Kerala Pointers

Kerala Pointers

The Kerala State Planning Board appointed a committee to study the impact of demonetisation on the State’s economy, which was headed by noted economist C P Chandrasekhar. 

The Kerala State Planning Board appointed a committee to study the impact of demonetisation on the State’s economy, which was headed by noted economist C P Chandrasekhar.

The interim report of the committee just released provides useful pointers for both Telangana and Andhra Pradesh governments to probe the concrete situation prevailing in the respective States.

The time has come for economics to prevail over politics and an incisive study should set aside the empty political rhetoric.

The unprecedented liquidity crunch induced by demonetisation has seriously curtailed effective demand. Transactions in many markets have been reduced or brought to a halt.

This resulted in the erosion of livelihood opportunities for casual and temporary workers who are paid in cash, thus further restricting the demand in the economy.

The curtailment of demand would result in contraction of growth, thereby decelerating the revenue generation for the government. The growth rates would certainly dampen.

Farmers who have just harvested their crop have not been able to sell all of it and buy seeds and other inputs for the next crop.

Thus, the agricultural operations are hit. The macro economic consequences of this monetary contraction need to be further studied.

The interim report estimated that 56 per cent of the economic activity of Kerala is immediately affected by demonetisation.

This may vary in Telangana and Andhra Pradesh, depending on the share of the cash-intensive sectors in the overall gross state domestic product (GSDP).

Like Kerala, Telangana has been experiencing decline in the agricultural sector. The cash crunch would further worsen the situation. The Kerala experience reveals that high-growth sectors of trade and hotels have been seriously hit.

The level of activity in cooperative banks and primary agricultural cooperative societies has been seriously undermined. The business of non-banking finance companies is affected quite significantly.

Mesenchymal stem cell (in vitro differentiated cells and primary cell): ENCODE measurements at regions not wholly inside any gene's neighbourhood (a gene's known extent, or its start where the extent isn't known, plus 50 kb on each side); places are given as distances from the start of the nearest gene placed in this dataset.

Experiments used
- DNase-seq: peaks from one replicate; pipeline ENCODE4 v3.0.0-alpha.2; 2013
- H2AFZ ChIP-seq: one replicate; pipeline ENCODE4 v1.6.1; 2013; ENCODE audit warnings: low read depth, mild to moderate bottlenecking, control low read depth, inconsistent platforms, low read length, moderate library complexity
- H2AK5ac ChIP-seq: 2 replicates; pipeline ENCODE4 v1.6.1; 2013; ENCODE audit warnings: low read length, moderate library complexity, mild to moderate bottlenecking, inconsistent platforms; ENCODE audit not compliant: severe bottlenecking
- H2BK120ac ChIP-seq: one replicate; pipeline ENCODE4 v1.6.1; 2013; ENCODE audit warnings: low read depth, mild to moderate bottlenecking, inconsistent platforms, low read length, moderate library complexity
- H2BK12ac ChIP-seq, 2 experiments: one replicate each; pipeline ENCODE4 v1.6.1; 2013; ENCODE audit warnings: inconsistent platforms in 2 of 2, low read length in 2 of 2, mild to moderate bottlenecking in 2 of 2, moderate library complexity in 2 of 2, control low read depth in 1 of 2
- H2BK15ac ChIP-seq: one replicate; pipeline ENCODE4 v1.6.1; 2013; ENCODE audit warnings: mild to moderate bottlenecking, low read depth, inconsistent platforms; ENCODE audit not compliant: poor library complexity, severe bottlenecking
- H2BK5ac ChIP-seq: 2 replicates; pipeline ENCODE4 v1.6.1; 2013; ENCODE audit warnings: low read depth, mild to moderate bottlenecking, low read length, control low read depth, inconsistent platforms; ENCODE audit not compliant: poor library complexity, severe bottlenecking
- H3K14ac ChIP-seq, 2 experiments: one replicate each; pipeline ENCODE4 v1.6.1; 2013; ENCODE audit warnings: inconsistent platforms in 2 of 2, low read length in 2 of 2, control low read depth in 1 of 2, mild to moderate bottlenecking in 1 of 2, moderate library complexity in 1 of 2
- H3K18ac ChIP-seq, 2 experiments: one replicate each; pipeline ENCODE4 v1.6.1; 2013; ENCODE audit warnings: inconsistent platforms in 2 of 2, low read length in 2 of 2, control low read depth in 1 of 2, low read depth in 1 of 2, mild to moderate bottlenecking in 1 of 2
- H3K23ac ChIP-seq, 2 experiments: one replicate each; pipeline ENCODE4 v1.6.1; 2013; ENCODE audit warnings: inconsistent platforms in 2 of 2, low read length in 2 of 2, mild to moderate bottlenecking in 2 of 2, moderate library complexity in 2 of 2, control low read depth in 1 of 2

The Kerala experience suggests that payments to farmers involved in the dairy sector have been adversely affected.

Because of restricted access to cash, farmers have not been able to acquire adequate feed for their cattle.

The livestock economy and the dairy sector have assumed an important position even in the economy of TS and AP. A similar disruption is expected here, too.

The Kerala fisheries market witnessed the wholesale buyers being unable to carry out business in high volumes.

Expected price for the fish is not realised. Even the fishing activity is derailed. The experience may not be different in our States as well.

Migrant workers are more vulnerable. The handloom sector in Kerala has also been severely affected. Tourist arrivals have been falling. The cumulative impact of all this on Kerala economy is expected to upset the fiscal arithmetic.

Andhra Pradesh and Telangana are also unlikely to have a different impact, though the intensity and sectoral impact may vary depending on the concrete economic features.

The Kerala experiences provide useful insights for other State governments to analyse the impact of demonetisation and to evolve suitable measures to mitigate the suffering of the people and the economy.

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